According to the relationship between various parameters and the thickness of a remaining gate oxide, optimum WRS conditions can be achieved. FIG. 4 depicts a matrix chart showing the relationship between the WRS parameters and the thickness of the lost gate oxide(Rox loss). Table 3 shows WRS parameter trends.
For some applications, the process variation caused by WAC is acceptable when the requirements of etching rate and the thickness of the remaining gate oxide are not strict. Therefore, the WRS could be omitted in order to increase tool uptime and save costs.
3) Inert Gas Purge
If the WRS following the WAC can not fully recover the etching rate or remaining gate oxide, it is recommended that an inert gas such as helium is used. A typical He purge recipe is listed below.
Pressure: 0-10 m Torr
He: 200 s.c.c.m.
Time: 30-60 seconds
As mentioned above, the fluorides NF3, SF6 is the most effective purging substances for use in plasma cleaning. Since fluoride is one of the most electronegative compounds, it is hard to be removed. Fluorides in the chamber will cause unstable chamber conditions which in turn result in variations of etching rate, gate oxide loss or CD bias. An He purge is an extension of the WRS and can improve the gate oxide loss. The He purge after WRS can dilute the residual fluorides and gain remaining gate oxides. Table 4 shows that the remaining gate oxides are increased by adding the He purge step.
4) MTBC Extension and Uptime Improvement
Frequent use of WAC becomes the best way to remove deposition, reduce particle counts and extend MTBC because many of the etching applications on etchers cause the deposition of byproducts on the chamber wall surface and frequent waferless plasma cleaning can reduce particle counts and always keep chamber clean before the chamber wall is heavily deposited by byproducts. The MTBC for conventional plasma cleaning is 8,000 RF minutes. The MTBC for waferless plasma cleaning of the present invention is improved to 20,000 RF minutes.
For the conventional plasma cleaning, the operator needs to stop the production and loads dummy wafers. This loses much uptime and thus it is not convenient to run plasma cleaning frequently. The present invention improves the uptime by more than 5%. Since the dummy wafers are not required when the etcher automatically performs waferless plasma cleaning, the loading and unloading times and the human response time could be eliminated. Table 5 shows the improvement of throughput according to the present invention.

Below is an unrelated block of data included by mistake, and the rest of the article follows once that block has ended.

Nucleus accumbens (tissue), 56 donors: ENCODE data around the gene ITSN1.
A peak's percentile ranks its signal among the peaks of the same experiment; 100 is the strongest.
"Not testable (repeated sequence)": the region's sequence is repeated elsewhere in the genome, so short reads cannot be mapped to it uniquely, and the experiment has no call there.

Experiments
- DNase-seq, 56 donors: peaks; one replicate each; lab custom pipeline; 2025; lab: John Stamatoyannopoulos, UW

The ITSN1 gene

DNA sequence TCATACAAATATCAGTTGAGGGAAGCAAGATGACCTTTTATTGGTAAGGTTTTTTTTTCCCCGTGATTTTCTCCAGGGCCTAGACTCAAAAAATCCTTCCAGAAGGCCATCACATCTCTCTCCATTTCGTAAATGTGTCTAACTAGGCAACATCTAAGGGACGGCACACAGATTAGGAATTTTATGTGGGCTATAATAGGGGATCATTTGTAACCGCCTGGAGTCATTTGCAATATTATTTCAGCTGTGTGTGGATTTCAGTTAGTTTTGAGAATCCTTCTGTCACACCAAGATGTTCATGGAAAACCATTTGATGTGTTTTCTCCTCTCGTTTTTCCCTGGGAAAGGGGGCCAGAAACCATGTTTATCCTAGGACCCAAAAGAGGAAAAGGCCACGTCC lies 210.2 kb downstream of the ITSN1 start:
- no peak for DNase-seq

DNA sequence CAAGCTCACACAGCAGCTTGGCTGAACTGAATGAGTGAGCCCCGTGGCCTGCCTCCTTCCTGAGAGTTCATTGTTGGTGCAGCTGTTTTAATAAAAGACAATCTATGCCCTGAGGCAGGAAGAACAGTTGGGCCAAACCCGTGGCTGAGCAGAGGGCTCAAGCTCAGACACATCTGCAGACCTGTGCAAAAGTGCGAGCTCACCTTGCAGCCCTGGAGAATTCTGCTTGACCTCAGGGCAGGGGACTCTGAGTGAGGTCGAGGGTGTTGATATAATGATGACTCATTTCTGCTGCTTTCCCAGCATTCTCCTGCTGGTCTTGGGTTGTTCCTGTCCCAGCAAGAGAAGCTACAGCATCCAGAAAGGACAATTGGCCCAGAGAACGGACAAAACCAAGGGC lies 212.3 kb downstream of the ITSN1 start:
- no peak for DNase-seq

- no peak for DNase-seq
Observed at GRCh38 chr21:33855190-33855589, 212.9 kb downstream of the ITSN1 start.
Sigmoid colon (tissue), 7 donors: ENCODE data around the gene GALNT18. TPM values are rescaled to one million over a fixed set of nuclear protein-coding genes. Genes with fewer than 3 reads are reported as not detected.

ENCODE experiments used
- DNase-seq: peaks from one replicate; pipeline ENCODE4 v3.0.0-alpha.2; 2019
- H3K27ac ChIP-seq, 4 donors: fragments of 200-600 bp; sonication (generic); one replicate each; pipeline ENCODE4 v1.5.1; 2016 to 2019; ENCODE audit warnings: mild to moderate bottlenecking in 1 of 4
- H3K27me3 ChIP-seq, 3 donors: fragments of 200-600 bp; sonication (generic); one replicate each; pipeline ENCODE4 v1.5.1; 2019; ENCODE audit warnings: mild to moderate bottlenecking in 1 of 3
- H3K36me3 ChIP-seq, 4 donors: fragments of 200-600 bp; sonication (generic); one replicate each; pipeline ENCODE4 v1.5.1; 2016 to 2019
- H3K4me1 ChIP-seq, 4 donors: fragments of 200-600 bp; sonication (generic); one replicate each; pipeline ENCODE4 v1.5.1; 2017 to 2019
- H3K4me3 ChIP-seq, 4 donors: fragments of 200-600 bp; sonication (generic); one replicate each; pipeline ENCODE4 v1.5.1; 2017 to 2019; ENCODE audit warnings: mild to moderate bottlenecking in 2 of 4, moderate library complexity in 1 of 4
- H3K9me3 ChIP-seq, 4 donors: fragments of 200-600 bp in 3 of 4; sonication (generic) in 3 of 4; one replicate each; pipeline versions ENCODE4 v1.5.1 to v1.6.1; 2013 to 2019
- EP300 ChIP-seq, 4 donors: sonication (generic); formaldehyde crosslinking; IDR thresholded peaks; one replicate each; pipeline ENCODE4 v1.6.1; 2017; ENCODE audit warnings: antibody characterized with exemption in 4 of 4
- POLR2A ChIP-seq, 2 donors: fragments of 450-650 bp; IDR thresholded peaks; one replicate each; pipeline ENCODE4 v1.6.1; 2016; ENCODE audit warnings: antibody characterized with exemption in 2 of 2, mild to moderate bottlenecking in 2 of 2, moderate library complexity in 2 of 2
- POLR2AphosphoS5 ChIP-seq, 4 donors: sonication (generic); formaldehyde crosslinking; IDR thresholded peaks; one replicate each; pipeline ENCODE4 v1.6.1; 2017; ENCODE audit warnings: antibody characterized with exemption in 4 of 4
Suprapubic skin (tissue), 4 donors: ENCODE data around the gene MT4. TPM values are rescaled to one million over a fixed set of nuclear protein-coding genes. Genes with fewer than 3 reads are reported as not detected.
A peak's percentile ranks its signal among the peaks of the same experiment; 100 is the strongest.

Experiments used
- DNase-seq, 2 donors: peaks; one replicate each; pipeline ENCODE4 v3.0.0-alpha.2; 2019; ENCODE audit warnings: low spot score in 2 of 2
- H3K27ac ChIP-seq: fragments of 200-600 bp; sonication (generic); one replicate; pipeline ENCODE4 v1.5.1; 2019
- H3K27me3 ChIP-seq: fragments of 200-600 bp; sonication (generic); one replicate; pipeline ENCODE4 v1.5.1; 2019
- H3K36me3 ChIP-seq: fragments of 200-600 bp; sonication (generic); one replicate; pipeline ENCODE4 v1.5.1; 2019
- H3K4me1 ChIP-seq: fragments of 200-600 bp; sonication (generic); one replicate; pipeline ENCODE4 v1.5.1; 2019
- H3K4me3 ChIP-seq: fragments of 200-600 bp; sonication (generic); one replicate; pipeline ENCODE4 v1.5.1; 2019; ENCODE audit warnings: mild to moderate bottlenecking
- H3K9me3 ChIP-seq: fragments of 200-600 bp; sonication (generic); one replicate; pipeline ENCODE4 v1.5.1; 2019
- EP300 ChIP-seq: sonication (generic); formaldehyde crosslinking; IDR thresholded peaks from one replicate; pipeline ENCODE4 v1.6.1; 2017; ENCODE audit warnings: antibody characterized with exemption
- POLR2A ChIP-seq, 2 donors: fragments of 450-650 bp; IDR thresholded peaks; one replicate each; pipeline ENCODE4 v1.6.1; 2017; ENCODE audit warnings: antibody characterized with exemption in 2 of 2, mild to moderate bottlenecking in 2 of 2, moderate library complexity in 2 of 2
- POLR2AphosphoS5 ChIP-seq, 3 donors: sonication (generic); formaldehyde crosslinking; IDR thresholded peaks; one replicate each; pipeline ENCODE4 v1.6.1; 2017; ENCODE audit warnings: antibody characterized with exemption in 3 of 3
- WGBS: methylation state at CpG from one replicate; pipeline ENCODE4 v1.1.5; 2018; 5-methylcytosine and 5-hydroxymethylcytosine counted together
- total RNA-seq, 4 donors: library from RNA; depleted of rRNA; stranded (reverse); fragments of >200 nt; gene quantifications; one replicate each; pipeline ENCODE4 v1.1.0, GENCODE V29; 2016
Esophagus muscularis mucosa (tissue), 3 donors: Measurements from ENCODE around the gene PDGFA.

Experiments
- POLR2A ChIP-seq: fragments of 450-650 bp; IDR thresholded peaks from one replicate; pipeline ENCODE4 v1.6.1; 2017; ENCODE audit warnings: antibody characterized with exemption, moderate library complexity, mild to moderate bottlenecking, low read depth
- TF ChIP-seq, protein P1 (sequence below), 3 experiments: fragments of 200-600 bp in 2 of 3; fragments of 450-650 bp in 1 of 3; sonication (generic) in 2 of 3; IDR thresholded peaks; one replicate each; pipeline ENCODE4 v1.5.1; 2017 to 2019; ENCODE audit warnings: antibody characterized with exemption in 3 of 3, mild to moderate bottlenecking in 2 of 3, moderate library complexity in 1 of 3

5) Process Stability
No matter how the uptime and MTBC are improved, the most important thing for the wafer fabricators is the process stability. There are two indexes for evaluating the process stability. One is CD bias, and the other one is remaining oxide. No matter WAC or WAC followed by WRS and He purge is used, the waferless cleaning process of the present invention provides stable process performance. As shown in FIG. 5, a trend of 0.25 μm poly application critical dimension, which shows (CD) bias, the CD bias of wafers in different slots but within the same wafer cassette according to the present invention is lower than that according to the conventional method. In FIG. 6, which shows a trend of 0.25 μm poly application remaining gate oxide, the remaining gate oxide of wafers in different slots but within the same wafer cassette is stable according to the present invention.
6) Mix Run Products
Particle contamination and chamber condition stability for etching become more and more critical as critical dimension shrinks to 0.25 μm and even smaller. After the waferless cleaning process of the present invention, the chamber conditions will return to the initial conditions in which the chamber is clear. When next wafer is transferred to the chamber, it faces a clean chamber condition as the previous wafers do. No matter how dirty the chamber is, the present invention can mix different types of product wafers to be produced.
With the disclosed invention, apparently numerous modifications and variations can be made without departing from the scope and spirit of the present invention. Therefore, the present invention is intended to be limited only as indicated in the following claims.